Harvard's Leddy, Hinkle Break Records at Georgia Invite
As the Harvard rank and file was donning its formal wear this past weekend, the women’s swimming and diving team packed its water gear and headed south to the Georgia Invitational in Athens. After three consecutive road wins against Ivy League competition, the Crimson prepared to face its toughest challenge yet—a competition roster featuring four nationally-ranked teams, including the second-ranked Georgia Lady Bulldogs.
But Harvard applied the same mantra that has been at the core of its success throughout the season and responded to the invitational’s high caliber with some of its own. At the end of three days of events, the Crimson swam away with four new school records and a sixth-place finish in the meet with 261 points overall. Meanwhile, the Georgia host team clinched the title with 1,115 points.
“Coming down to Georgia and facing teams like UGA and UVA, we knew the competition was going to be pretty stiff,” co-captain Ali Slack said. “This weekend’s performances were something to get us going. We had some amazing swims, and that’s something we can take back with us to Boston.”
Slack had reason to celebrate as she combined with senior Katy Hinkle and freshmen Sarah Li and Jenna Gregoire to break the school record in the 200-yard freestyle relay with a time of 1.32.49. Hinkle further added momentum to the meet’s first day with an individual record-breaking performance in the 50-yard freestyle, touching in at 22.87 seconds in the preliminary round. With this performance, Hinkle clinched a spot in the final A category, where she ultimately finished in fifth place with an NCAA B cut. The Crimson closed out Friday’s events in sixth place with 99 points.
On the second day of competition, junior Meghan Leddy sustained the tide of Harvard’s success, shaving .05 seconds off the previous school record in the 100-yard backstroke in a 55.18 finish and adding a record-breaking effort in the 200-yard backstroke.
“Watching Katy’s and Meghan’s performances, it was hard not to get caught up in the excitement and jump in the pool to perform well yourself,” co-captain Christine Kaufmann said.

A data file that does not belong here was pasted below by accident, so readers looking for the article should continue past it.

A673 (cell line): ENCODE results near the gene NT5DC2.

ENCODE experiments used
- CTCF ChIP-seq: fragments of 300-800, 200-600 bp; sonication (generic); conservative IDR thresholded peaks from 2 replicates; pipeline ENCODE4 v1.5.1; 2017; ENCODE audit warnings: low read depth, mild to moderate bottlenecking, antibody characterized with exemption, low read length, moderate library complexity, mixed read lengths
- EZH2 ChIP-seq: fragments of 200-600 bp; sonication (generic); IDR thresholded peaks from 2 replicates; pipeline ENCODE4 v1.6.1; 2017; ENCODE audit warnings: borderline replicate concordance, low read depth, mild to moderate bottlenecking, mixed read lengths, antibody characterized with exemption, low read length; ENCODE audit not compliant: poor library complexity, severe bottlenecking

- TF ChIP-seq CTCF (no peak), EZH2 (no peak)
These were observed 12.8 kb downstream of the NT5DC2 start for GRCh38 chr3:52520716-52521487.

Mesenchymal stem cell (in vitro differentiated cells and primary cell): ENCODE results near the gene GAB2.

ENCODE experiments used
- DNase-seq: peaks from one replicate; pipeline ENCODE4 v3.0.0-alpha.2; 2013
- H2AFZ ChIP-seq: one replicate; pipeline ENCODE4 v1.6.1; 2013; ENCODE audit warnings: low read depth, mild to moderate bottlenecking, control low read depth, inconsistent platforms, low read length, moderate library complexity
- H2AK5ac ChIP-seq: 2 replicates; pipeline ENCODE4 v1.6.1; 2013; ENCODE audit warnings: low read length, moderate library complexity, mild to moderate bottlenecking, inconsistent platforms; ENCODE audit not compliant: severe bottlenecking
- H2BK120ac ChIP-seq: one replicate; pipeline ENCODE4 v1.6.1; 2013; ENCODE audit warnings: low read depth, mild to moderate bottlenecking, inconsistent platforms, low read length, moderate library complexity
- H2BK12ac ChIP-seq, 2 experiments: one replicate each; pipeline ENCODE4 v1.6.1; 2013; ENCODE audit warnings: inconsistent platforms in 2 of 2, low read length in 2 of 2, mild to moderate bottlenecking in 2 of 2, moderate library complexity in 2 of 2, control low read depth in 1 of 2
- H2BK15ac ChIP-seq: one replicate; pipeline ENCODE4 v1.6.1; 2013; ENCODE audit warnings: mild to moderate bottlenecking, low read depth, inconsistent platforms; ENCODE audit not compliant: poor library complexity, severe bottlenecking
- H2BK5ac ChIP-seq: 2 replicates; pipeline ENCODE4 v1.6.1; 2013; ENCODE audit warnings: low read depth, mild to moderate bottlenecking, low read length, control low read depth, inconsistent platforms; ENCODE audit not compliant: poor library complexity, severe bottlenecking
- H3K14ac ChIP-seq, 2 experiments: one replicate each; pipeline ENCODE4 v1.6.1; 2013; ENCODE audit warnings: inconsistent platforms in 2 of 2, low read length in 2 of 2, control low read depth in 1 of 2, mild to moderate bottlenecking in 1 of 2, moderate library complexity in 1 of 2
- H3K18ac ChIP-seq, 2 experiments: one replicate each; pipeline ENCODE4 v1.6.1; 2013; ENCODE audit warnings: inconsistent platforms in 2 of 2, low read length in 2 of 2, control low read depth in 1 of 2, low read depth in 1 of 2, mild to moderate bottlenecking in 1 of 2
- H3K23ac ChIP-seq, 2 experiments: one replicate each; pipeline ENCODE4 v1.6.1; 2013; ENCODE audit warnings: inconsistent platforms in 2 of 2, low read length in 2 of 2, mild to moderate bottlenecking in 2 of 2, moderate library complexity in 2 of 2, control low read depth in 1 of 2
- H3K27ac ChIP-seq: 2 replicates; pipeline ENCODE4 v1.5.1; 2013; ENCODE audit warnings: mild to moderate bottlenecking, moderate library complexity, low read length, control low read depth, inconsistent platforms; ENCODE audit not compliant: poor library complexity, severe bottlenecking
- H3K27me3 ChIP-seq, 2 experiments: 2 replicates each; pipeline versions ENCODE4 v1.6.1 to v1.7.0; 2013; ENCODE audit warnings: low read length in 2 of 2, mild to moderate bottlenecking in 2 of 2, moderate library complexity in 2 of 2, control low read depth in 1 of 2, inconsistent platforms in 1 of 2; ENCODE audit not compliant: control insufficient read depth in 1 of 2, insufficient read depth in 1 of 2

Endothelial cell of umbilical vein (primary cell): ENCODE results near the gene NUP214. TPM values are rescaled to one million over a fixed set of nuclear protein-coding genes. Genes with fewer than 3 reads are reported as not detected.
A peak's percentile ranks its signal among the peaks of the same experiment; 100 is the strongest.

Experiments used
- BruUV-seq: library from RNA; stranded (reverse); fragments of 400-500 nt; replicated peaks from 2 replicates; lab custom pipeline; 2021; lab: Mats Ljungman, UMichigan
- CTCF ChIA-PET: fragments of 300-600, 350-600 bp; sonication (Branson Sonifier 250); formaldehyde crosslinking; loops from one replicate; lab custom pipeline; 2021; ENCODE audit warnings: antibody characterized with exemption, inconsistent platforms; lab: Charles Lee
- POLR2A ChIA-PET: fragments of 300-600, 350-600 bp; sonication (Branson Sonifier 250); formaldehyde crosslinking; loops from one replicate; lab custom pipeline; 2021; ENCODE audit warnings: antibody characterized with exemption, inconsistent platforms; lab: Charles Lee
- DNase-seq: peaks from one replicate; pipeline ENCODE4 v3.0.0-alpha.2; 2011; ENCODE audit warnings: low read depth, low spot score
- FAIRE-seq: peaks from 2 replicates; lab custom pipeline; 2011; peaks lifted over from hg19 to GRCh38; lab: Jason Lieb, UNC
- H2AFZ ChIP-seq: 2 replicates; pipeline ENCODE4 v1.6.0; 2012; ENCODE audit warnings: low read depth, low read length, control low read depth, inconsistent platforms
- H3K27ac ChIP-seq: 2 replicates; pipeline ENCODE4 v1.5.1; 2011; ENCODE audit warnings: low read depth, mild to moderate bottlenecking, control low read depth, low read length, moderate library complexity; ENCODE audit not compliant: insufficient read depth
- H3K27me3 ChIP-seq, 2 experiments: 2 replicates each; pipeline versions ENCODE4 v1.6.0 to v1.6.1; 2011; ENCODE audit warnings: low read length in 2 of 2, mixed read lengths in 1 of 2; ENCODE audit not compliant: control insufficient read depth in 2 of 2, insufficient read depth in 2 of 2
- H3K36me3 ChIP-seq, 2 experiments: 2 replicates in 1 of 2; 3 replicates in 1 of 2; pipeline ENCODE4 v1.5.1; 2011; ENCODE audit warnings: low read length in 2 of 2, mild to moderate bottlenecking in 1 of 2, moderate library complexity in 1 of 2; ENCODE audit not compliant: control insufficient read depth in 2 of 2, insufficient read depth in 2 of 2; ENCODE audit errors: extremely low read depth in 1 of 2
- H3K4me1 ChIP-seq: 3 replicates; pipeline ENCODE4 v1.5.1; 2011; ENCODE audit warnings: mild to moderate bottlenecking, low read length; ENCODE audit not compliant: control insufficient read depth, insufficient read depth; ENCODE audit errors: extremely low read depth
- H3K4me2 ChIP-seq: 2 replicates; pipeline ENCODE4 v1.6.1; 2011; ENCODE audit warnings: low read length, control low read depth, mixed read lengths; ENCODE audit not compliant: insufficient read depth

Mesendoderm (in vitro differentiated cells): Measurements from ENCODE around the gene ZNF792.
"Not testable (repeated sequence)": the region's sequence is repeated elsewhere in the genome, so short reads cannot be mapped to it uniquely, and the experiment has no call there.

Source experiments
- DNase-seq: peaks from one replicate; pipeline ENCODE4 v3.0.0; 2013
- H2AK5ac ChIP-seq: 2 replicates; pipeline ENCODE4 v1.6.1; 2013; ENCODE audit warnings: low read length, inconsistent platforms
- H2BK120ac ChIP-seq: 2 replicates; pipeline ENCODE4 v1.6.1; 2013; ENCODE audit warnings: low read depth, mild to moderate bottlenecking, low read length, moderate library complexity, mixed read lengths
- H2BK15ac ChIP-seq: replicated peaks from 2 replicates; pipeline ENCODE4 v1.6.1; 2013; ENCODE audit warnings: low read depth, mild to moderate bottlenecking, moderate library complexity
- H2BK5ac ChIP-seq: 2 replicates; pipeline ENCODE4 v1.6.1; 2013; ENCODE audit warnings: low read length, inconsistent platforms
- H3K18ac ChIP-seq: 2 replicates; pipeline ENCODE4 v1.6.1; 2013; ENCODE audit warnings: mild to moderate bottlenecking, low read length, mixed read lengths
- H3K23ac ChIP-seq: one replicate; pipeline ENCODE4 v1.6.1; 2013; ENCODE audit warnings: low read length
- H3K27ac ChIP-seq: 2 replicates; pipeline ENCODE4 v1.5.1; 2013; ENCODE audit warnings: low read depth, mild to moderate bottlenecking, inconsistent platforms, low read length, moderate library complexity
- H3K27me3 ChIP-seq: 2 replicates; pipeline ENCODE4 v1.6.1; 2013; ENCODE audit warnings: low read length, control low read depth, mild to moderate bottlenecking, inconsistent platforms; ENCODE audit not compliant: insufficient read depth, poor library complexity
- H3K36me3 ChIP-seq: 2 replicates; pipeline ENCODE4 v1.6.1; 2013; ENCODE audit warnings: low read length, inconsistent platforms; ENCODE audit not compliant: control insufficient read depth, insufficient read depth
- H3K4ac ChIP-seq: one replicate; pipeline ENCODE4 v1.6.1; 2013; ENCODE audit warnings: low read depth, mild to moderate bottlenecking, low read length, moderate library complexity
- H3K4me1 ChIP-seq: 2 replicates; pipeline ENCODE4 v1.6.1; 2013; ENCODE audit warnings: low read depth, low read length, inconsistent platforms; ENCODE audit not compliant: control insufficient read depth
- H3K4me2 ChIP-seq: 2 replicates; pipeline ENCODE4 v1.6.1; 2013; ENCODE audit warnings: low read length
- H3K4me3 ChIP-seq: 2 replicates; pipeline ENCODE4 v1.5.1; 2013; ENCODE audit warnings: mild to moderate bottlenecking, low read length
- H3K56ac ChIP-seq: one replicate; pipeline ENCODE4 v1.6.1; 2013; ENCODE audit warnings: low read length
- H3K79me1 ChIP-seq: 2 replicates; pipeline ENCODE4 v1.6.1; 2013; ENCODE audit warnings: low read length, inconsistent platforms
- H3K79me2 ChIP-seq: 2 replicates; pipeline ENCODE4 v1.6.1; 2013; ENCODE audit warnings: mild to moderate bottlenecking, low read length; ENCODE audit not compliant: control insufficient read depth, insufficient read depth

Next up, the quartet of Hinkle, Gregoire, Li, and junior Margaret Fish earned ninth place in the 200-yard medley relay in 1:44.12. The 800-yard freestyle relay combination of Li, seniors Katherine Pickard and Kate Mills, and junior Catherine Zagroba chimed in with a 10th-place finish to close out the day’s events.
The Crimson entered the final round of the invitational on Sunday still in sixth place, sitting ahead of the University of Minnesota. Kaufmann’s 13th-place finish in the 1,650 freestyle in a time of 16:53.71 added 15 points to Harvard’s tally. Freshman Paige Newell and Zagroba came in behind Kaufmann in the same race in 17th and 18th place, respectively. Mills and Leddy gave the Crimson its best performances of the day: Mills completed the 200-yard butterfly in 1:59.40, good for fifth place, and Leddy contributed 15 points with a fourth-place finish in the 200-yard backstroke in a time of 1:55.60.
“I think the most important thing at this point [of the season] is to show that we can swim in all conditions,” Kaufmann said. “We did it in our league. And now, racing well against some of the top competition in the country shows off just how hard we’ve been training.”
The Georgia Invitational was also notable for its strong contributions from the freshman class, as both Gregoire and Li contributed to school-record shattering races in their first collegiate appearances on the national stage.
“It’s always great to see the freshmen swim well,” Pickard said. “They’ve really brought a new mindset to this team. Their success is exciting for us, and we’re definitely going to need them by the end of the season.”
At the midway point of its schedule, Harvard has already amassed an impressive record against Ivy and non-Ivy competition. In addition to the Georgia meet, the Crimson deployed two separate contingents this past weekend to the MIT Invitational, where Harvard secured second place with 772 points behind MIT’s 1,045, and the Texas Invitational, which witnessed strong performances from the Crimson diving squad. Freshman Schuyler Moore led the way with a 16th-place finish in the three-meter dive during the preliminary round with a score of 254.40.
“We’re going to use these good performances to go into training,” Pickard said. “The next two months are the hardest of our training schedule. We’ll use the positive feedback, and hopefully more records will be broken with the championship meets in February.”
—Staff writer Aparajita Tripathi can be reached at firstname.lastname@example.org.